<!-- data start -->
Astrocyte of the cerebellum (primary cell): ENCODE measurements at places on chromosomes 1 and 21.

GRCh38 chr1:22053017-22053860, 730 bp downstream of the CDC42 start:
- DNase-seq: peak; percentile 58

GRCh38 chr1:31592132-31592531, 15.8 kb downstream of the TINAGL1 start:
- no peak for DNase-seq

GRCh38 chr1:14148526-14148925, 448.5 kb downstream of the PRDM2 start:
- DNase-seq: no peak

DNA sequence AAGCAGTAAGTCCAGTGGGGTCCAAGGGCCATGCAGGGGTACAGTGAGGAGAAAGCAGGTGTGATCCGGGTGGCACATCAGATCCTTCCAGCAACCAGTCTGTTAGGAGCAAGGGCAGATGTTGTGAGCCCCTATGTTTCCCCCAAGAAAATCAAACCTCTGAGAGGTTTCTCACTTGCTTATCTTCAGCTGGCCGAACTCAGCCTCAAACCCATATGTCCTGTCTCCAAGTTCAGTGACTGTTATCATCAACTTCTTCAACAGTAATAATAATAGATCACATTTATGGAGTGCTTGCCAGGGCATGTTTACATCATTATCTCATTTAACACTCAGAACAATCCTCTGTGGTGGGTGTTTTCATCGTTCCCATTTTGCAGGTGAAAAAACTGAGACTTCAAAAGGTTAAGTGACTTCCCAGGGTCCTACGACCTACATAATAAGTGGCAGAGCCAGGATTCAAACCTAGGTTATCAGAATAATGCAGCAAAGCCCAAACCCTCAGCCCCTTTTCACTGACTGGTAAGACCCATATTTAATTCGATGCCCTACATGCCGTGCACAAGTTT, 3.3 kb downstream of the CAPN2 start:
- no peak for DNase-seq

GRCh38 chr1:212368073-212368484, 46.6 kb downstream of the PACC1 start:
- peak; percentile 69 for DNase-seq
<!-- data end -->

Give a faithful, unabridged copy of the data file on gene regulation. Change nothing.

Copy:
Astrocyte of the cerebellum (primary cell): ENCODE measurements at places on chromosomes 1 and 21.

GRCh38 chr1:22053017-22053860, 730 bp downstream of the CDC42 start:
- DNase-seq: peak; percentile 58

GRCh38 chr1:31592132-31592531, 15.8 kb downstream of the TINAGL1 start:
- no peak for DNase-seq

GRCh38 chr1:14148526-14148925, 448.5 kb downstream of the PRDM2 start:
- DNase-seq: no peak

DNA sequence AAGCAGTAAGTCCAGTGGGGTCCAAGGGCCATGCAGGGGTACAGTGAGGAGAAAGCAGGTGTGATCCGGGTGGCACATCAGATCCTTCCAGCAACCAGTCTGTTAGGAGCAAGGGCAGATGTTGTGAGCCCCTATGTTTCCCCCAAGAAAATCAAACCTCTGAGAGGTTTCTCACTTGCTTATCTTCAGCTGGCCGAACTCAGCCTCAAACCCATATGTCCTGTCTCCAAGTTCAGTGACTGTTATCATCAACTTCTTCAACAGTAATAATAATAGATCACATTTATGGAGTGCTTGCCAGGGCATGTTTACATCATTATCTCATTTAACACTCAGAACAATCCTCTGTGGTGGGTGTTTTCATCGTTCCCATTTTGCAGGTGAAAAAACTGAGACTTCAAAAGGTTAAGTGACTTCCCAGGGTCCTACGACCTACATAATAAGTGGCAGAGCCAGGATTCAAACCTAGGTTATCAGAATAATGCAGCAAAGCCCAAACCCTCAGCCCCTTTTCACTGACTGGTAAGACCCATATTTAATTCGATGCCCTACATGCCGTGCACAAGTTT, 3.3 kb downstream of the CAPN2 start:
- no peak for DNase-seq

GRCh38 chr1:212368073-212368484, 46.6 kb downstream of the PACC1 start:
- peak; percentile 69 for DNase-seq